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Hong Kong home prices hit new peak in May, but momentum slows

[HONG KONG] Hong Kong's private home prices rose for the fifth straight month in May to a record high, but the pace slowed from the previous month on caution over Sino-US trade tensions and social unrest at home.

Home prices in May rose 1.4 per cent from a month earlier compared with April's revised 3.2 per cent increase, government data showed on Friday. April's pace of growth was the fastest since February 2013.

The price index of 396.8 last month topped 394.8 in July last year to become the highest on record in one of the world's least affordable property markets.

Market participants expect more volatility in the second half of the year.

"The property market has performed well in the first half... recording around 9 per cent gains," said Thomas Lam, executive director of Knight Frank.

"But the recent social movement in Hong Kong and the China-US relations will definitely affect prices in the second half."

Mr Lam expected a correction of 5 per cent for the rest of 2019, registering a flat to small rise for the full year.

He also revised down the valuation of land parcels to be sold by the government by 5 per cent.

The former British colony is being rocked by a series of protests this month against an extradition bill that would allow people to be sent to mainland China for trial.

Millions of protesters have thronged the streets in the past three weeks to demand that the now-suspended bill be scrapped altogether, and more demonstrations are set to take place.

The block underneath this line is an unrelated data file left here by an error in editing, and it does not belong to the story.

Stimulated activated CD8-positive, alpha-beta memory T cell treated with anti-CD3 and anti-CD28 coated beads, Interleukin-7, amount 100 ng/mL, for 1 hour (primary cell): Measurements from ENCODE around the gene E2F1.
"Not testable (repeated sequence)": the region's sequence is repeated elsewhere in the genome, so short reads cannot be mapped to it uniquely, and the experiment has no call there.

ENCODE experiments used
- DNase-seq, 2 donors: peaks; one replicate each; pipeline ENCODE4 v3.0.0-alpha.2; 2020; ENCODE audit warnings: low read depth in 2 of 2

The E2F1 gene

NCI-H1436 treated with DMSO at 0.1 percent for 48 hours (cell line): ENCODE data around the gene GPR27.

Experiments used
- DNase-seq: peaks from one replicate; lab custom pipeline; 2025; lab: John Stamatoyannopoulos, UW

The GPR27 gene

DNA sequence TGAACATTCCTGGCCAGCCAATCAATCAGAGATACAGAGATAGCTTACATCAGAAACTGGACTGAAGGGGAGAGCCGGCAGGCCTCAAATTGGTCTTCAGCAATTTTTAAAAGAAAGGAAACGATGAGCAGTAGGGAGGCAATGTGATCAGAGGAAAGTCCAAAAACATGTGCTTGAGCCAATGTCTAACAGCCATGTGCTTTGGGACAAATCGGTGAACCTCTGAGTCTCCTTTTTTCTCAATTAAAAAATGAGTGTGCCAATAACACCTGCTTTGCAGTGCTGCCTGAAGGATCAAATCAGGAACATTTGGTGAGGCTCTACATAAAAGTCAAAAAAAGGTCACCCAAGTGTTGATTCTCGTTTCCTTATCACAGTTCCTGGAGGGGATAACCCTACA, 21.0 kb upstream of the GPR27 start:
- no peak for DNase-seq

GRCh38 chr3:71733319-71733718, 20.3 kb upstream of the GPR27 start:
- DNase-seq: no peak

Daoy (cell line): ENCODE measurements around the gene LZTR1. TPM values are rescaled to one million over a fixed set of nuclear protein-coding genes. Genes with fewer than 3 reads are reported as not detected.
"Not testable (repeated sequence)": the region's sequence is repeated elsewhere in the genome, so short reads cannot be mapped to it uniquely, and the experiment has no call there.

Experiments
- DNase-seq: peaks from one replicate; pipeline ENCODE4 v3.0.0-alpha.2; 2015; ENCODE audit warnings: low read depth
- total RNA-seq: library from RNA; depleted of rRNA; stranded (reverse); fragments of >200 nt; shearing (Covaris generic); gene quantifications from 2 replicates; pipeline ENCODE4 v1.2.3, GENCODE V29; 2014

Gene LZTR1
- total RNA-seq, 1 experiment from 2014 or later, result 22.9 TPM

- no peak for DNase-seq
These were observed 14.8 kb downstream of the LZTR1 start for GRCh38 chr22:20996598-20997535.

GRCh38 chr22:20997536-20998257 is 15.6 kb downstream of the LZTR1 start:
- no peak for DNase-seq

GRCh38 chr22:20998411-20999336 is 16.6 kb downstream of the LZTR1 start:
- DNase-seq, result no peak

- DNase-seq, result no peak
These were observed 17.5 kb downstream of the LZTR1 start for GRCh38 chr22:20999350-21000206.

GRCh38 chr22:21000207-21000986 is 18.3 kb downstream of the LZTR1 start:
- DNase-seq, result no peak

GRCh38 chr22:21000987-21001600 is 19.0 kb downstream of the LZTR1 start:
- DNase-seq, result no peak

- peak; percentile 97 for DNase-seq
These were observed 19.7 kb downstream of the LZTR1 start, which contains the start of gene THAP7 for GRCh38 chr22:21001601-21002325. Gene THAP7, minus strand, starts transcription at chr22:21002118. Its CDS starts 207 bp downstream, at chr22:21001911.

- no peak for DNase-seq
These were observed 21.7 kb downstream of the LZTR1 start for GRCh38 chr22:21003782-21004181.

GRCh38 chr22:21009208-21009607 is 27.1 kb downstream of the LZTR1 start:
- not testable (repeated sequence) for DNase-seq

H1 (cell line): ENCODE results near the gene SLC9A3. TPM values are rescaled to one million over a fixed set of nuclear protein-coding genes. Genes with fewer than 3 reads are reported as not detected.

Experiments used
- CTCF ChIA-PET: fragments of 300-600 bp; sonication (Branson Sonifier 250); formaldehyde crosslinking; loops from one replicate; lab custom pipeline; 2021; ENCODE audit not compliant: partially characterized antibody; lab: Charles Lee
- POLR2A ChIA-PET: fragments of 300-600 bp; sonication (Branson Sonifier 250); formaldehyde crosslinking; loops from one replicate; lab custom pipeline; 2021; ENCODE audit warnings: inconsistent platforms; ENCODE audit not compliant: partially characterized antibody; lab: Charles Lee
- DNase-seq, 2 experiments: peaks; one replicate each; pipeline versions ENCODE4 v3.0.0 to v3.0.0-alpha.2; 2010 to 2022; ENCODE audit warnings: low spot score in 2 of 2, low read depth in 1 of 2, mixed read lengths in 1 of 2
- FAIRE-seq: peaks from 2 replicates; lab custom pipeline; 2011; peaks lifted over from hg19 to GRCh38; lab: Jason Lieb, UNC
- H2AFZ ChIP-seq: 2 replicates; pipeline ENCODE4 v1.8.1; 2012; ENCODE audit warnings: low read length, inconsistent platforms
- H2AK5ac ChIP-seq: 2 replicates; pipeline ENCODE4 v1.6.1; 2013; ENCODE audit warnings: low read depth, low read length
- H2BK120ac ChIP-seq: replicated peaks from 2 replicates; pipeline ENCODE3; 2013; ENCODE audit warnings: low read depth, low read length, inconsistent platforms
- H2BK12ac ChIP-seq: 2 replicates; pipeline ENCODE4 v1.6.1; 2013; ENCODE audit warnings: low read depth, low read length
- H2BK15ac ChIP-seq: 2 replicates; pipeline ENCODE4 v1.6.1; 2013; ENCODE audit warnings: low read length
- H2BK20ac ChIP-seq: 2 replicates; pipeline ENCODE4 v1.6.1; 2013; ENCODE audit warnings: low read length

Some Hong Kong tycoons have started moving personal wealth offshore amid concerns over the legislation.

Earlier this month, Hong Kong-based Goldin Financial Holdings dropped out of a process to buy a commercial land parcel worth about US$1.4 billion, citing "recent social contradiction and economic instability".

The protests have also prompted the government to delay the sale of a residential land parcel in the same district by one week. The parcel was sold on Wednesday for HK$12.9 billion (S$2.2 billion), at the mid-to-lower end of expectations, to China Resources Land and Poly Property Group, both Chinese developers.

In May, a flat of 60 square metres (646 square ft) on Hong Kong Island cost an average of HK$11.3 million (S$1.96 million), according to official data.

Over the past decade, ultra-low interest rates, limited housing supply and large capital flows from mainland Chinese buyers have pushed housing prices up more than 200 per cent.

For the first six months, sales of primary homes recorded the highest volume in 15 years, while sales value was at the second-highest level on record, according to realtor Centaline data.

Co-chairman of RK Properties, a unit of Road King Infrastructure, Derek Zen, told reporters this week that the expectation of lower interest rates and strong housing demand in the city would lend price support, and he expects a 5 per cent rise for the full year.